Istanbul is just like New York City; there are many metros (subways) to take you to your destination, people are always in a rush or busy, and the city never sleeps. I found my way to the Metro and read the directions on how to purchase a coin to ride the metro. The English directions weren’t helpful to me, so I just watched someone else put their Turkish coins in a machine and followed suit. Around this time, I’m feeling pretty good about myself and my steady conquest of this foreign land. Unfortunately, my Cloud Nine mentality would soon evaporate by what seemed to be a million subways! I walked to a random Turk and said “Grand Bazaar” in a forced accent and he pointed to the subway on the right. I jumped on this subway and waited to get off on a transit station, so I could switch subways and get to my destination. Getting off, I saw a fence impeding my way to the next train, which meant I needed to buy another coin. I proceeded to walk toward the machine. As I got closer, along comes a little child, who walks up to me, points to the machine and says, “I help.” I didn’t need help, so I did the universal head-shake for “No,” but he ignored and dragged me to the machine. He placed my coins in the machine, pressed the button and out came my coin. I should have known there was a catch because he then asks for money. I began speaking in French, pretending not to know what he meant, but he stuck out his hand and again said “Money.” My irritation rose and I declined and walk away (you have to be firm and tough in these situations, I realized). When I past the fence, there were two subways. I found a police officer and asked for the Grand Bazaar. He pointed me to one metro and I jumped on. I must have been on that subway for a good 15 minutes when it finally hit me that I had missed my stop. I got off that metro and jumped on another going the opposite way. This continued for another 15 minutes and I finally arrived at the Grand Bazaar!
The Grand Bazaar was packed with people of many different walks of life bargaining and scavenging for the best deals. I didn’t stop, stare or get close to any item more than 15 seconds because the merchants are like flames and I am a moth, being lured in for the kill! Also, because I couldn’t speak the language, I chose to window shop instead of buy, thinking I’d be cheated out of a deal. This went on for a good 30 minutes and when I looked up from the many items, I realized I had not been watching where I was going. I was lost yet again. My window-shopping turned into a hunt for the exit because it is a labyrinth and it was about to close! I honestly felt like Theseus, racing for the exit before the Minotaur (aka “time”) caught me. I did what I knew best from the previous experiences — follow others, which led me to the exit! As I was walking toward the exit, I decided I would wait until I returned in May when I would be mentally prepared to shop like a mom racing for the last Christmas ham. The trip back to the airport was easy, since I had learned (through trial and error) to find my way.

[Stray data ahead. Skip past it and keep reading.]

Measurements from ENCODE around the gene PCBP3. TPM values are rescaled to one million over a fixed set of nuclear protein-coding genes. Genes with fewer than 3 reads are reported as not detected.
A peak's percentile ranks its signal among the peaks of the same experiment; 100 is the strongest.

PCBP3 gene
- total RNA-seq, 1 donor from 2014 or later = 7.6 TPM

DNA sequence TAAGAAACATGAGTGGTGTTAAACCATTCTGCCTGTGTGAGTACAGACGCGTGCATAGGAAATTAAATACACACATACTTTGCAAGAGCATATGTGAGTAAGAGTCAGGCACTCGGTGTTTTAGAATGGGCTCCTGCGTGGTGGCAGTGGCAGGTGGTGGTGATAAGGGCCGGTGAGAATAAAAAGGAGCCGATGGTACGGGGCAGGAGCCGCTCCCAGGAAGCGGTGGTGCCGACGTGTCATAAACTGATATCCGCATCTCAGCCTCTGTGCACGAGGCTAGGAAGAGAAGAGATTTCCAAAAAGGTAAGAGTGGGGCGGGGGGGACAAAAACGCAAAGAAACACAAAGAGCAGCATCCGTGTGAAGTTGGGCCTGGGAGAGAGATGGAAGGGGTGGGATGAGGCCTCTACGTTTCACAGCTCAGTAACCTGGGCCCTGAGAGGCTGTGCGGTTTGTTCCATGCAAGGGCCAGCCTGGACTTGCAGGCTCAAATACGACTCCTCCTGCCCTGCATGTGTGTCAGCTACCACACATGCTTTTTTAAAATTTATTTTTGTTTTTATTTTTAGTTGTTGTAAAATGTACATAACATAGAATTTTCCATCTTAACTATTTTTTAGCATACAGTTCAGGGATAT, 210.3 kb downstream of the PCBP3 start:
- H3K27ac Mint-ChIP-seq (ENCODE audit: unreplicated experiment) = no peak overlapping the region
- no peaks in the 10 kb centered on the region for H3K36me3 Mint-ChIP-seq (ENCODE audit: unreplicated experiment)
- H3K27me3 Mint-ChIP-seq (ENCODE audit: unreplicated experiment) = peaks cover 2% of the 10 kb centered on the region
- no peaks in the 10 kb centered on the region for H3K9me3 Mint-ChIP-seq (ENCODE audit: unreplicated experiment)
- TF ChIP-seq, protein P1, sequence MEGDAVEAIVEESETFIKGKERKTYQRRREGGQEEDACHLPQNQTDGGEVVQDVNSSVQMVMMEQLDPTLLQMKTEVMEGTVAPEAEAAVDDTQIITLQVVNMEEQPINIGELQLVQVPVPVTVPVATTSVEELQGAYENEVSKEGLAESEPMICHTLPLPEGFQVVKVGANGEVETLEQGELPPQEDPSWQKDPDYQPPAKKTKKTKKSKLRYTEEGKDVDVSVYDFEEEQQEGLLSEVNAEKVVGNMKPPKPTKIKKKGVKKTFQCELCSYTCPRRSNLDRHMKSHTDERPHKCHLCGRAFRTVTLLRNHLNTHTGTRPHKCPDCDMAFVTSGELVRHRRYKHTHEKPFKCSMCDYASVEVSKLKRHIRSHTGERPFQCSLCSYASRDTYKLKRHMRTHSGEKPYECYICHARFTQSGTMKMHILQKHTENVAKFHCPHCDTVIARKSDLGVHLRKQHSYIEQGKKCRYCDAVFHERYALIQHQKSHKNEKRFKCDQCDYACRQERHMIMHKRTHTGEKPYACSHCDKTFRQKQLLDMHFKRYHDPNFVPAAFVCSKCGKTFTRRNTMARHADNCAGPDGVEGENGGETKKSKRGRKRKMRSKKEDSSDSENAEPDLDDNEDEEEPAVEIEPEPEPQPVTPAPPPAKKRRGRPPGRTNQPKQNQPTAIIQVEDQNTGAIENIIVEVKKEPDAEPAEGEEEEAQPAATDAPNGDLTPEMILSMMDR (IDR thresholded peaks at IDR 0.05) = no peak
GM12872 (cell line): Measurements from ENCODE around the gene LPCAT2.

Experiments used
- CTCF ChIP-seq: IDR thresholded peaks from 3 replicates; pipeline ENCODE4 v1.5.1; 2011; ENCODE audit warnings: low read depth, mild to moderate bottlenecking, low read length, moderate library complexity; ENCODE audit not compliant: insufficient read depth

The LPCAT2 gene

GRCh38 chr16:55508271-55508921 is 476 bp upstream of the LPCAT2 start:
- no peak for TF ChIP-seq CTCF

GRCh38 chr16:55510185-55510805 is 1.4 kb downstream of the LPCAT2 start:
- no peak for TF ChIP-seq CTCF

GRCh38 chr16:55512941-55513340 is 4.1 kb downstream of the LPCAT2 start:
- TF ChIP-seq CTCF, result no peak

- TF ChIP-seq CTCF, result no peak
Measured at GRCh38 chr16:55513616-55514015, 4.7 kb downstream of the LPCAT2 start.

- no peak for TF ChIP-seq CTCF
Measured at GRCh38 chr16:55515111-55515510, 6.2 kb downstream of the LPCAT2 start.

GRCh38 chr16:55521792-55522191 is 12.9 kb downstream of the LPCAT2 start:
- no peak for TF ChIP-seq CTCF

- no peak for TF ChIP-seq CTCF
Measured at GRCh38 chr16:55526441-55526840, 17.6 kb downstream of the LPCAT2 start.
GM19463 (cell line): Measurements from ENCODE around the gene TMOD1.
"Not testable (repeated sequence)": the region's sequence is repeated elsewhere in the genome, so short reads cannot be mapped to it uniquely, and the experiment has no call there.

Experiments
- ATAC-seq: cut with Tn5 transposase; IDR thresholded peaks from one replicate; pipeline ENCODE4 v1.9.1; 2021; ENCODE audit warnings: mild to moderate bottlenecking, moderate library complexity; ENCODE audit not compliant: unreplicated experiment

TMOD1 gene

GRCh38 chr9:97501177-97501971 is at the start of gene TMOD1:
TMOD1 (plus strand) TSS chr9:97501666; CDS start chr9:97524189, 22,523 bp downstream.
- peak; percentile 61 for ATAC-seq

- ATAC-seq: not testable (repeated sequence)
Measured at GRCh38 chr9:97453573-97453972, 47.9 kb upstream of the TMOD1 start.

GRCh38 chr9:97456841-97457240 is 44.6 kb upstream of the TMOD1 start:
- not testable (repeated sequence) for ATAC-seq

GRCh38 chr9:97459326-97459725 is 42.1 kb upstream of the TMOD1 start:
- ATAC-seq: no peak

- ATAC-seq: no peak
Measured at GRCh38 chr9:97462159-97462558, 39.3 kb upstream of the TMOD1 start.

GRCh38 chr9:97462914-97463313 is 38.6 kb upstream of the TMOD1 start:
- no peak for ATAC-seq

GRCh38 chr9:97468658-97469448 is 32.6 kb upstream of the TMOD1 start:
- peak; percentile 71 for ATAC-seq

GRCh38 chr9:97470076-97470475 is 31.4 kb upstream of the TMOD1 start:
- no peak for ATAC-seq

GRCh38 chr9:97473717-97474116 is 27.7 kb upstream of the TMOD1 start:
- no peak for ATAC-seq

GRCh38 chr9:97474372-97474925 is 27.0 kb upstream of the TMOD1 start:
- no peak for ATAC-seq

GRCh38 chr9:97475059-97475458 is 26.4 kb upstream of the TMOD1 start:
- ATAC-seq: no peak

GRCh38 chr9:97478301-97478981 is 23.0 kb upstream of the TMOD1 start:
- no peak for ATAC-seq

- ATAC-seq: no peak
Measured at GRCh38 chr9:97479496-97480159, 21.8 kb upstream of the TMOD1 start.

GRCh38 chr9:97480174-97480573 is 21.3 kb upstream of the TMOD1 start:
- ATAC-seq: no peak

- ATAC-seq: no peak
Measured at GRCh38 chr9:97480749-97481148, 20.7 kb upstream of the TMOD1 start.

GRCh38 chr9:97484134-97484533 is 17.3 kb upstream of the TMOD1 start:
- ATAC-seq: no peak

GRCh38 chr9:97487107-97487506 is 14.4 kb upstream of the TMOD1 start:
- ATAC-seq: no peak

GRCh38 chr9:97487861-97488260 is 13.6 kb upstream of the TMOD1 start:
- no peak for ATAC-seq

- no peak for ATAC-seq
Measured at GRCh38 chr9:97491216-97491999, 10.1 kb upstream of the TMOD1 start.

I learned a few things about this spontaneous adventure: 1) Sometimes you shouldn’t live life in serendipity — you should prepare for things, 2) This was the first time I’ve ever felt like a foreigner — confused and gullible in a new place, 3) you have to keep a positive attitude and joke about your mistakes or you’ll surely fall victim to frustration and depression, 4) I should learn more Turkish words, 5) The Grand Bazaar is a cool place, just don’t get lost! Onward, I hopped on my last plane to my final destination: Amman, Jordan. I cannot wait to tell you my adventures there!
Teşekkür ederim for reading my posts!